Youth Music Monterey

By Scott MacClelland

A SUNDAY MATINEE filled Sunset Center in Carmel with the young musicians of Youth Music Monterey and guests, proud families and many of YMM’s affiliates, not least the Monterey Symphony and Carmel Music Society. This was YMM’s season finale, featuring two soloists drawn from their ranks, an awards ceremony and, for the first time, an alumni award.

Music director Farkhad Khudyev’s “Dances of the World” spread the theme throughout the Junior Youth Orchestra, which in its opening number included members of South County Strings and the Orchestra in the Schools, and senior Honors Orchestra. In the first group, young violinist Hannah Shu, wearing bright red, played the opening movement from a Vivaldi violin concerto. The YMM Brass Ensemble of six players, reached back into the early Baroque for a canzona by Samuel Scheidt. The YMM Wind Ensemble cavorted through three of the witty Six Bagatelles by the contemporary, recently late, Hungarian György Ligeti. All this rearranging for furniture took a little time, but the results were worth it.

Then Khudyev and the orchestra finished the set with the mysterious Pe Loc from Bartók’s Romanian Dances, two Norwegian Dances by Grieg and one of Dvořák’s Slavonic dances.

20170501_100129Board president Dorothy Micheletti announced the choice of Alexander Janko (right) as YMM’s first alumni awards recipient. In his remarks, Janko, who has gone on to composing film scores, writing screenplays and, most recently, directing a major motion picture, pointed to a cellist and said he had begun his ‘career’ 35 years ago in that very same chair. He also spun a delightful homily to give the musicians and their families a perspective going forward, describing the process by which chaos and dissonance can resolve into harmony.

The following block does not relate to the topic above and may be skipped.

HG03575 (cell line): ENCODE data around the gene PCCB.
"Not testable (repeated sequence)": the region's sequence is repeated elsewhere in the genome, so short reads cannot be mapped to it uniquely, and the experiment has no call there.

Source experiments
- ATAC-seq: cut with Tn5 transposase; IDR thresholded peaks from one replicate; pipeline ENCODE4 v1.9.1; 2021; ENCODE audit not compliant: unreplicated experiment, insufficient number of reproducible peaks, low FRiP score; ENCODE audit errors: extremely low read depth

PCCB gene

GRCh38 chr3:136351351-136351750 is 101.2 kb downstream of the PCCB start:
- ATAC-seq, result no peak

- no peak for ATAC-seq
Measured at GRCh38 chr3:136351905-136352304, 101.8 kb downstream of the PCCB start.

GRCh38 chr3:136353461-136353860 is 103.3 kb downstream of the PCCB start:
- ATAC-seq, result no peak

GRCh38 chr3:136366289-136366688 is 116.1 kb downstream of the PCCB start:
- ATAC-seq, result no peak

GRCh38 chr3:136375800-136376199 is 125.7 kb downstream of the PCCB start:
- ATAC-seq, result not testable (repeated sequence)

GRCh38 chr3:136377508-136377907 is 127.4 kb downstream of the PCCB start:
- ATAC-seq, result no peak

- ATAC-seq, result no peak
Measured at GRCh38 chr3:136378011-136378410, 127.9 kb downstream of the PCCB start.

20170430_172303The Honors Orchestra portion opened with soloist Kim Kistler, in midnight blue, playing the first movement from Saint-Saëns’ Cello Concerto in A Minor. (Both Kistler and Shu had competed with their orchestral peers to win the opportunity.) What became obvious is that Kistler plays a better cello than her instrument itself rewards. Then, turning on a dime, she joined fellow string quartet members of the YMM Chamber Player for Joaquin Turina’s La Oración del Torero (Bullfighter’s Prayer), a hushed meditation over tremolo strings that sings and sighs.

Back on stage, Micheletti and Khudyev handed out awards, including cash—presumably for further education. Khudyev offered “bittersweet” thanks to those seniors who are graduating from YMM into life’s next adventure. He then conducted Hungarian Dance No. 2 by Brahms which didn’t quite catch fire, a rarity in this context. But fire came in the finale, the exotic Polovtsian (Turkmen) Dances from the opera Prince Igor by Alexander Borodin, a showpiece chock full of memorable melodies and rhythms.

Everyone hung around afterward for a big reception of cookies and other yummies in the lobby.